Declining revenue, lots of debt, sells 'fine paper products'. I can't think of anything I would spend less money on during a recession, or during a 'long, fragile recovery'.
Will go bankrupt due to weak UFS demand
Deep drop of Canadian dollar currency is quite positive for Domtar and should help more than offset paper price pressure due to recession.
everyone uses paper.
Very long-term alt-energy play.
Good fundamentals, insider accumulation. Tightening supply in the uncoated fresh sheet market will bring increased revenues and profits to Domtar. When Comifex deal goes through (eventually.....!) later this year earnings will get a big boost. Rebounding dollar will also boost price.
The merger between old Domtar and the fine paper division of Weyerhauser is not going well.Even if the two companies were selling paper, the 2 business models were different- production, distribution, supply chain, etc. Aligning the two will take time and huge amount of money supposing they know which direction they going and what will the operational model. The CEO and COO are only focusing on the current merger, there is no-one planing for the future since they will be both retiring in a year or two. There is no clear plan, for example, how to bank in on the current US dollar depreciation and starting massive exports and distribution throughout Europe. The market is only shrinking and they do continue to do same things, the old way. How do you expect you will make profits with this company?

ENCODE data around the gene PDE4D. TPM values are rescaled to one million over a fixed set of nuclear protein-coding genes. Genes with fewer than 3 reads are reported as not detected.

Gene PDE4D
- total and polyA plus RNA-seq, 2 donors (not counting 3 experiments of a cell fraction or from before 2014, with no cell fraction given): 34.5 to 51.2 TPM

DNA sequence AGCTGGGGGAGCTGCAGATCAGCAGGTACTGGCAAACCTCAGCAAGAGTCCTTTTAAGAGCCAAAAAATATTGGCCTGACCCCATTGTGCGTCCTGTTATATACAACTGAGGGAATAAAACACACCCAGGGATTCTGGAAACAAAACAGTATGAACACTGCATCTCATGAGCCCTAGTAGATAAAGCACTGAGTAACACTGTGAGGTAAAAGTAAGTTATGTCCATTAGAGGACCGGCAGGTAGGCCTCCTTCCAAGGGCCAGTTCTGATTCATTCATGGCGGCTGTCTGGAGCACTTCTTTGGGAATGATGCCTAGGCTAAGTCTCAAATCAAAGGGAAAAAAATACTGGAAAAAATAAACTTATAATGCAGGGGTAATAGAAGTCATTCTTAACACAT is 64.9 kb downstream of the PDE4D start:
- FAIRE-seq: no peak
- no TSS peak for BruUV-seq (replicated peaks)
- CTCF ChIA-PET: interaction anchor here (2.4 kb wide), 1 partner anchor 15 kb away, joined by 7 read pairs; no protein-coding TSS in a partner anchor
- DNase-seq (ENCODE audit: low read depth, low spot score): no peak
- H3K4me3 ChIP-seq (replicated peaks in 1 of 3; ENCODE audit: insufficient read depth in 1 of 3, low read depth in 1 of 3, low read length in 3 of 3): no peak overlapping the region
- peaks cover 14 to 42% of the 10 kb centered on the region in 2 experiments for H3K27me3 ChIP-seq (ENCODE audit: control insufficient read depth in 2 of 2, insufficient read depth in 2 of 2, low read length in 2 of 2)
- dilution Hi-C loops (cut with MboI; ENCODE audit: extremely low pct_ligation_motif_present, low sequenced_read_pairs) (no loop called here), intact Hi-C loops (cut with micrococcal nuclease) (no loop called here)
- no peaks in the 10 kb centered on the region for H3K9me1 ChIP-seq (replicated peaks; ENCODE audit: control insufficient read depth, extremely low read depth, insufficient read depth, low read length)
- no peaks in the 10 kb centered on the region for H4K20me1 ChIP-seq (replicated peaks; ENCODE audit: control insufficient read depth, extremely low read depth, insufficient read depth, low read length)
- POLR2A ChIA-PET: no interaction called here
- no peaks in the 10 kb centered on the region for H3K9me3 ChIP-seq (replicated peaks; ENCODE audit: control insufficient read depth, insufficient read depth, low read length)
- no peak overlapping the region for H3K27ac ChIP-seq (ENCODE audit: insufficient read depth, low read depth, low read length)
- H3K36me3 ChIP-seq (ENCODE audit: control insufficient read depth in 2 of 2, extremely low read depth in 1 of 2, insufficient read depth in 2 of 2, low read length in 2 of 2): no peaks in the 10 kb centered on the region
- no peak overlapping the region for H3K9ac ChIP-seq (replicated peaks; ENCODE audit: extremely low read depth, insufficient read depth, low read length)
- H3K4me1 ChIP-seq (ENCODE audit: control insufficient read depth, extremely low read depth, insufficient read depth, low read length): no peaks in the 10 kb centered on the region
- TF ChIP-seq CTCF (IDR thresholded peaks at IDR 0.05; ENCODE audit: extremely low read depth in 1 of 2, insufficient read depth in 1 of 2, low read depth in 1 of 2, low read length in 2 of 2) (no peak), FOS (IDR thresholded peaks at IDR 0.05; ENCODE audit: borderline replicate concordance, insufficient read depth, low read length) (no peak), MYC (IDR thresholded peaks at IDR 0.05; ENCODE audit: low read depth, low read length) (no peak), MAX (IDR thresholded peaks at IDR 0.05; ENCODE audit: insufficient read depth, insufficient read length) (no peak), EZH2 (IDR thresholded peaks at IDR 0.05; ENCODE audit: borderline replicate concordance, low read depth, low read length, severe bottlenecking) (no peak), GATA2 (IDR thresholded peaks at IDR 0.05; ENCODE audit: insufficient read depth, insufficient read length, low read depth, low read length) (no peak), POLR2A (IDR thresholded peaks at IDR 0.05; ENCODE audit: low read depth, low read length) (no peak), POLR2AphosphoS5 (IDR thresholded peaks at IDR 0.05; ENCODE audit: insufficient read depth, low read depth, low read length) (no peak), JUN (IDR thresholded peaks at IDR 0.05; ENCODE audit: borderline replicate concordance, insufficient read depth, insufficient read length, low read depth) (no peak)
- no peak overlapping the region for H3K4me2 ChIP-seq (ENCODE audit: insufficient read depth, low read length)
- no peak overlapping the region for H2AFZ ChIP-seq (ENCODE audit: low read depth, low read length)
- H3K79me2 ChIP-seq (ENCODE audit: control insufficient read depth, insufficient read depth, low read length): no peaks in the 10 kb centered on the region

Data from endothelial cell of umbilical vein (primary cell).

Huge value at these levels (6.08). Despite the horrible enviroment the company will still generate lot's of FCF. They will probably start a dividend sometime in '08. A great value stock
Canadian paper company which acquired the "fine papers" division of Weyerhauser (WY) on 7 March 07 for $1.3B cash. This includes "uncoated free-sheet" (hence the ticker symbol UFS) as well as paper for magazines, books, hamburger wrappers, wax paper, paper surgical gowns, and on and on... They even make an antibiotic-coated paper for use in medical offices - great idea!!! UFS was hemorrhaging financially in 2005 and cauterized the wound by closing some mills and firing some of the corporate suits. The effort was successful and in Q3/Q4 2006 they returned to profitability. The present acquisition is said to make them the largest producer of fine paper products in North America. The acquisition cleared anti-trust inspection by US and Canada, so they should be in the clear to dominate the market as much as they possibly can. Currently, the stock is around $9.85 with a PEG of 0.2-0.5, making this a deep value play for the long term.
Company's such as Xerox are hungry for paper.
Domtar purchased the five newest fine paper mills in the USA from Weyerhaeuser.All of which have been quite profitable as mills in the past several years and are the low cost producers of these grades. Over the short term I would expect their earning to have a profound effect on Domtars stock price.On the down side the demand for fine paper is projected to be approx 1.4% less for 2007. This will cause a further shake out in the paper industry with marginal mills being shut down.